This paper describes the development of a very low cost miniaturized industrial shell and tube heat exchanger. Modeling of alternative designs was performed with COMSOL software, and final detailed system design used SolidWorks, the same CAD software that many undergraduate engineering students learn to use in freshman and sophomore level courses. We believe this can encourage students to participate in the design process and propose their own modification of the hardware. We took advantage of the tight integration between the SolidWorks CAD software and 3D printers to manufacture molds for vacuum forming the heat exchanger shells. This gives us the ability to perform rapid prototyping. Transparent PETG plastic sheets are used in vacuum forming the shell of the heat exchanger to allow students to see the tube and baffle arrangement inside the exchanger and to watch how fluid flows through the shell.

The heat duty of the small-scale heat exchanger was predicted from textbook industrial correlations and compared to the heat duty resulting from a 3D COMSOL model and experimental values. The measured heat duty for this small heat exchanger with gravity flow of hot and cold faucet water is about 500 W and the temperature change of each stream is about 4°C. The tube-side Reynolds number dependence of overall heat transfer coefficient from the COMSOL model agreed qualitatively with industrial correlations, however the COMSOL model was in better quantitative agreement with experiment. A key advantage of the lightweight construction is that the system reaches steady state within 5 sec after initiating the flow. The use of gravity flow from plastic beakers avoids the cost of pumps and batteries. During implementation in the classroom students measure inlet and outlet temperatures with a single handheld thermocouple probe and flow rates are measured with graduated plastic beakers and stopwatch.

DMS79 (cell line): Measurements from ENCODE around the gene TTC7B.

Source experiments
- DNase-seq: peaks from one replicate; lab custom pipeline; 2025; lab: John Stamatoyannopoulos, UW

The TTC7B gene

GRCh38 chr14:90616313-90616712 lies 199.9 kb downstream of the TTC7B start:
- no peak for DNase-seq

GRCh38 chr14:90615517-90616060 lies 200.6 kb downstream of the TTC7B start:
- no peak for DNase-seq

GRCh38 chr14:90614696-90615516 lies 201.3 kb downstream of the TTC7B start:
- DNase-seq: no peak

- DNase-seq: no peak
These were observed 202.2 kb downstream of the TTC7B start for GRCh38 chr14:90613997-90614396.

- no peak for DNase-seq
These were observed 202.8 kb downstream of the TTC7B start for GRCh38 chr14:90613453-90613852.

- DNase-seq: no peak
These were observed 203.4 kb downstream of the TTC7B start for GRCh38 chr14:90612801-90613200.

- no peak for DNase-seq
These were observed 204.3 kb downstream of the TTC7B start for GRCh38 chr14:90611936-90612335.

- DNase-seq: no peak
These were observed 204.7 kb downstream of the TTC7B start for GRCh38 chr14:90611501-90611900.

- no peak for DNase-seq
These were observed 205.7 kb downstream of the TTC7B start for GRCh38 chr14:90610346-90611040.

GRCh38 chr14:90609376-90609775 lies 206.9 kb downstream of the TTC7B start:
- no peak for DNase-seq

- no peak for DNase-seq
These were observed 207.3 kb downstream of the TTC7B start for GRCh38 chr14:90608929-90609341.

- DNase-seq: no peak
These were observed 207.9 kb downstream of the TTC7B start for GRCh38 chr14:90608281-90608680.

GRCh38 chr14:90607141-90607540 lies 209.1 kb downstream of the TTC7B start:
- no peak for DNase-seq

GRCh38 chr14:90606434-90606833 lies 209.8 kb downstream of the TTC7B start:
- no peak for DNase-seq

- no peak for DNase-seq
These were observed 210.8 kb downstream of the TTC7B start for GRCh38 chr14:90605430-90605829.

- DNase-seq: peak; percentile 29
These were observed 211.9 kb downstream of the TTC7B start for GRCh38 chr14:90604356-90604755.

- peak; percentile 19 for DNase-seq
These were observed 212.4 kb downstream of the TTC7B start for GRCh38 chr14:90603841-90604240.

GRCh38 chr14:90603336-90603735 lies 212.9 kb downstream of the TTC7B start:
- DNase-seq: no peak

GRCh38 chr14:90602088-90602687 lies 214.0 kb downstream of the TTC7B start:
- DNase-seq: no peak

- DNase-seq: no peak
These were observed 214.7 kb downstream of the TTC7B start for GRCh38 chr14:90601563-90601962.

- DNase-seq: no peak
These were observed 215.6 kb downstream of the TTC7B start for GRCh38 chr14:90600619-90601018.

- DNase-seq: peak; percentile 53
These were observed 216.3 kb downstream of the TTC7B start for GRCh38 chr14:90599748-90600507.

We implemented this module in a material and energy balance course with 10 groups of three students each. The implementation design included the same four-question quiz given before and after working with the apparatus. A t-test paired sample statistical analysis was used to analyze the results. With all four questions the post-test mean was higher than the pre-test mean with p-values on two questions less than 0.05. This suggests that the module is helping students improve their understanding. Plans are to implement the module in one sophomore-level and one junior-level chemical engineering course this year with a straight lecture control group to look for relative learning gains on key concepts. These results will be presented at the ASEE meeting.

 I would like my paper to be in a regular session.

Beheshti Pour, N., & Thiessen, D. B., & Van Wie, B. J. (2016, June), Implementation of an Ultra-low Cost Heat Exchanger Learning Module to Address Energy Balance Concepts Paper presented at 2016 ASEE Annual Conference & Exposition, New Orleans, Louisiana. 10.18260/p.25581